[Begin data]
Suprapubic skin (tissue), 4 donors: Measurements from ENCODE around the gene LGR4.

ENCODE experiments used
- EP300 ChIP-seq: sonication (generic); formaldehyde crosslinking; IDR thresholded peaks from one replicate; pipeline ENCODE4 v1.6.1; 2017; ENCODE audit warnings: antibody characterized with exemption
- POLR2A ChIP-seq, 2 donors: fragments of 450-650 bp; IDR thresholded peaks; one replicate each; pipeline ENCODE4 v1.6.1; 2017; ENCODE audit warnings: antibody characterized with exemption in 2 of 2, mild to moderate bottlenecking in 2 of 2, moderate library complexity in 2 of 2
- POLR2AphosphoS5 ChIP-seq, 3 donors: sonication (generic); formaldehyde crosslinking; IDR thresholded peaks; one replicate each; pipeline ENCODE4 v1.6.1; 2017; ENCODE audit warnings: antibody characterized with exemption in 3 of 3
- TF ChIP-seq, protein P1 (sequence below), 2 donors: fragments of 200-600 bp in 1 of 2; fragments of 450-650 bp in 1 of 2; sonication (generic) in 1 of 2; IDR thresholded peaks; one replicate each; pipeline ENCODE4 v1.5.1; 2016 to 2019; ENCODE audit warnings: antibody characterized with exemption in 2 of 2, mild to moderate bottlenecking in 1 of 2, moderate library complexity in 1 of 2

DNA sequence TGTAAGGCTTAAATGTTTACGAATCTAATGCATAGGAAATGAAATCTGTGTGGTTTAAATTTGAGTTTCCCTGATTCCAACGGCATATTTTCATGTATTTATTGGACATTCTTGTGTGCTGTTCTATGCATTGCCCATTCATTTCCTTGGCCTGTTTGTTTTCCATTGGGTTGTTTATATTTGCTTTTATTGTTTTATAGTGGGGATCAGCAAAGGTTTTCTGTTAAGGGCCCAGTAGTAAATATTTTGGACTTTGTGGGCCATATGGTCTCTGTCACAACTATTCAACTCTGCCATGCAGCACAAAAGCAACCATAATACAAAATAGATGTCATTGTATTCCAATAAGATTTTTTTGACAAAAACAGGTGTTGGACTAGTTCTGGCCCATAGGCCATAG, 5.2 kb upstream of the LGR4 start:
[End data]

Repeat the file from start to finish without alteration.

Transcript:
Suprapubic skin (tissue), 4 donors: Measurements from ENCODE around the gene LGR4.

ENCODE experiments used
- EP300 ChIP-seq: sonication (generic); formaldehyde crosslinking; IDR thresholded peaks from one replicate; pipeline ENCODE4 v1.6.1; 2017; ENCODE audit warnings: antibody characterized with exemption
- POLR2A ChIP-seq, 2 donors: fragments of 450-650 bp; IDR thresholded peaks; one replicate each; pipeline ENCODE4 v1.6.1; 2017; ENCODE audit warnings: antibody characterized with exemption in 2 of 2, mild to moderate bottlenecking in 2 of 2, moderate library complexity in 2 of 2
- POLR2AphosphoS5 ChIP-seq, 3 donors: sonication (generic); formaldehyde crosslinking; IDR thresholded peaks; one replicate each; pipeline ENCODE4 v1.6.1; 2017; ENCODE audit warnings: antibody characterized with exemption in 3 of 3
- TF ChIP-seq, protein P1 (sequence below), 2 donors: fragments of 200-600 bp in 1 of 2; fragments of 450-650 bp in 1 of 2; sonication (generic) in 1 of 2; IDR thresholded peaks; one replicate each; pipeline ENCODE4 v1.5.1; 2016 to 2019; ENCODE audit warnings: antibody characterized with exemption in 2 of 2, mild to moderate bottlenecking in 1 of 2, moderate library complexity in 1 of 2

DNA sequence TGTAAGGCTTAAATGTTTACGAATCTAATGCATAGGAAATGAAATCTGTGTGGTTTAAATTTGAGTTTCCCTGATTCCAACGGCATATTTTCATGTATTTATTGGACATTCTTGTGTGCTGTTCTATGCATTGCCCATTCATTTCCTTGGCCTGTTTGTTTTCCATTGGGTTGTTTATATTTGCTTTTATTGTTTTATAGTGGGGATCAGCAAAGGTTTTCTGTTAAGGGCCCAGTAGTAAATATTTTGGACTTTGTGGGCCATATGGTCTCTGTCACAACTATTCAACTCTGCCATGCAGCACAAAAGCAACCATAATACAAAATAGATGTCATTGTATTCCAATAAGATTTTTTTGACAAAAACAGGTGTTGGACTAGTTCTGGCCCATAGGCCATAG, 5.2 kb upstream of the LGR4 start: